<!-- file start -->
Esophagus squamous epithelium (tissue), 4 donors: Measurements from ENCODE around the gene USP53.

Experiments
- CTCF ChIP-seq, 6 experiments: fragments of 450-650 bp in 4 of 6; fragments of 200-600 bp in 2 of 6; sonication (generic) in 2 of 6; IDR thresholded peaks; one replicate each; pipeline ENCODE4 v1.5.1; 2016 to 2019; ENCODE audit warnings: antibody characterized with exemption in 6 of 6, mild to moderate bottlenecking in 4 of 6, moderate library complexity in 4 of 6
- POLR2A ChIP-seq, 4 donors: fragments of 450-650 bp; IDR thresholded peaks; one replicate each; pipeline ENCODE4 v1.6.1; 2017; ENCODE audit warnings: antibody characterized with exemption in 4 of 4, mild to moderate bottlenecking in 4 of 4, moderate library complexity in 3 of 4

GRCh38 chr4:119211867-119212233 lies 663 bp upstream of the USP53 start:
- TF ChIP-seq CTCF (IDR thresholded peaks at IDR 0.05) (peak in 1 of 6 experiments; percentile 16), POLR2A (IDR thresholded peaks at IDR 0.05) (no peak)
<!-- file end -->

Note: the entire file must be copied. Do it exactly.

Esophagus squamous epithelium (tissue), 4 donors: Measurements from ENCODE around the gene USP53.

Experiments
- CTCF ChIP-seq, 6 experiments: fragments of 450-650 bp in 4 of 6; fragments of 200-600 bp in 2 of 6; sonication (generic) in 2 of 6; IDR thresholded peaks; one replicate each; pipeline ENCODE4 v1.5.1; 2016 to 2019; ENCODE audit warnings: antibody characterized with exemption in 6 of 6, mild to moderate bottlenecking in 4 of 6, moderate library complexity in 4 of 6
- POLR2A ChIP-seq, 4 donors: fragments of 450-650 bp; IDR thresholded peaks; one replicate each; pipeline ENCODE4 v1.6.1; 2017; ENCODE audit warnings: antibody characterized with exemption in 4 of 4, mild to moderate bottlenecking in 4 of 4, moderate library complexity in 3 of 4

GRCh38 chr4:119211867-119212233 lies 663 bp upstream of the USP53 start:
- TF ChIP-seq CTCF (IDR thresholded peaks at IDR 0.05) (peak in 1 of 6 experiments; percentile 16), POLR2A (IDR thresholded peaks at IDR 0.05) (no peak)